Despite this glum forecast for many swaths of suburbia, we should not lose sight of the bigger picture—the shift that’s under way toward walkable urban living is a healthy development. In the most literal sense, it may lead to better personal health and a slimmer population. The environment, of course, will also benefit: if New York City were its own state, it would be the most energy-efficient state in the union; most Manhattanites not only walk or take public transit to get around, they unintentionally share heat with their upstairs neighbors.

- photo by evetsggod on flickr 


‘Unsustainable housing meets unsustainable finance’

monopolyhouses.jpg(Jon) Triple Pundit gives its view on the “sub-prime meltdown,” and it says it’s simply too many people buying too much house with too little money. Look at the areas hardest hit by the sub-prime collapse:

“Subdivisions built on the edges of urban areas where once arable land is bulldozed to make way for over-sized, energy-intensive houses, with landscaping consisting (of) grassy yards adorned with non-native species of trees and shrubs, the whole lot of it out of character with the natural surroundings and located so that most residents are forced to drive miles and miles to get to work, for too often there is no public transportation available.”

As they commented over at TreeHugger:

“Houses that need too much energy to heat or cool, too much gas to get to, and too much money to pay for. No wonder people are walking away.”

What lessons do the sub-prime collapse teach us? Is it too simple to say that this proves that lust really is a deadly sin after all?

Related: Atlantic Monthly’s article “There Goes The Neighborhood.” Hat tip: The Next American City blog. Photo by t taudigani via stock.xchng.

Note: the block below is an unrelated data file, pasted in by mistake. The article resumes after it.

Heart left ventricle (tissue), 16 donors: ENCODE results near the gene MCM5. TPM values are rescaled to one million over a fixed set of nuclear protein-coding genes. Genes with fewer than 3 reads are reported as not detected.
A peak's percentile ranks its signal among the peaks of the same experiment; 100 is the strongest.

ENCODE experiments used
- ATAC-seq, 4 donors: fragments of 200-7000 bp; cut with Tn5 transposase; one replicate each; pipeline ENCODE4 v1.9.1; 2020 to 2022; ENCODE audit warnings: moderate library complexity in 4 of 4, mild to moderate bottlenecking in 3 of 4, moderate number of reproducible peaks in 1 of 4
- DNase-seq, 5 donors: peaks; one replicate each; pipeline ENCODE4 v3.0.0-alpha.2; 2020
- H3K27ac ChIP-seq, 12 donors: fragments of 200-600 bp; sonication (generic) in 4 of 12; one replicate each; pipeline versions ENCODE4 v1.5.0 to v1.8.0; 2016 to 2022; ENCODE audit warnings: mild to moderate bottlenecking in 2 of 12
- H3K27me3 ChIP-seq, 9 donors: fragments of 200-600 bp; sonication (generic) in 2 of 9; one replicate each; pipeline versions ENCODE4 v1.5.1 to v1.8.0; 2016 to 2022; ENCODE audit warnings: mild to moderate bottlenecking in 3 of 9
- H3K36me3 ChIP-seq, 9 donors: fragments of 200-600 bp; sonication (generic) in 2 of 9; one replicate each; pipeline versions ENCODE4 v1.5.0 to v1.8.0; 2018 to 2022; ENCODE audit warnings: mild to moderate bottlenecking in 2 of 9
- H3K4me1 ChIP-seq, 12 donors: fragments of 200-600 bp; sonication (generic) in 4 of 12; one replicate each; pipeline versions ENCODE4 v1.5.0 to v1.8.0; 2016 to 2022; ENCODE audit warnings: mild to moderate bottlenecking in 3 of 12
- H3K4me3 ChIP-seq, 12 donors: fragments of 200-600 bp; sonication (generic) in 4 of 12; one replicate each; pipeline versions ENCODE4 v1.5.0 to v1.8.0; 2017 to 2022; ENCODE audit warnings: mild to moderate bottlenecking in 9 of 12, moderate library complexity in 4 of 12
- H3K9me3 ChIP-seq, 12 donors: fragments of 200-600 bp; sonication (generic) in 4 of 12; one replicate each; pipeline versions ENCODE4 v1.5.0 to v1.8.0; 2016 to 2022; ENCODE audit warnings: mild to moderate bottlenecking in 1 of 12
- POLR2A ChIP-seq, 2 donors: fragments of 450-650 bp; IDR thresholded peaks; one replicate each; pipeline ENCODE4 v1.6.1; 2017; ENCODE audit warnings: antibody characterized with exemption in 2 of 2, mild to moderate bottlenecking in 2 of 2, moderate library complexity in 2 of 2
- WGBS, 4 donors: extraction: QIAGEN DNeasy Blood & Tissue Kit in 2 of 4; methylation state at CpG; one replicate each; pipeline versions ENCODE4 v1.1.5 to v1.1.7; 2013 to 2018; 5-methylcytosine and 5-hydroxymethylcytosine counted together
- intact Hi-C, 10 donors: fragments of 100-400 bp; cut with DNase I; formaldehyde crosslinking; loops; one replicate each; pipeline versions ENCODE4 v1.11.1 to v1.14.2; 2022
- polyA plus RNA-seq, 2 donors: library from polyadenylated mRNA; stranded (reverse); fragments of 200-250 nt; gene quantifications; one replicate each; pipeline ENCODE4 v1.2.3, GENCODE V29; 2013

Looking at paleo-urbanism

There’s plenty of talk about New Urbanism in city planning circles nowadays. But Eric Jacobsen (pictured), author of the great book “Sidewalks in the Kingdom,” makes a valid point about how the impact of New Urbanism may remain isolated.

After a discussion and critique of the New Urbanist town of Seaside, Florida, Jacobsen turns his attention to where the rest of us live:

Only a small percentage of the North American populace falls in the category of new home buyer. Furthermore, many North Americans are living in apartments or homes in older established parts of town. For most of these people whether the percentage of new home starts shifts towards New Urbanism and away from suburban will have very little impact on the quality of their lives.

Thus the wonderful term “paleo-urbanist” — what we used to call actual cities. The trick is, can we apply the principles of good cities and neighborhoods to places that are already built?

Many of these neighborhoods are in need of private capital investment, improved infrastructure, and better schools. But they have “good bones” from an urbanist perspective. The success of New Urbanism will be measured not by how many new developments they can start in any particular year, but by how the momentum generated in these developments spills over into the existing urban fabric of North America.

Making sure we don’t built more bland suburbs is one thing. But reforming the neighborhoods we have is another.

You can read his article here at Comment magazine.

Related slideshow at Slate: The model town of Seaside, 25 years later.

– Jon Swerens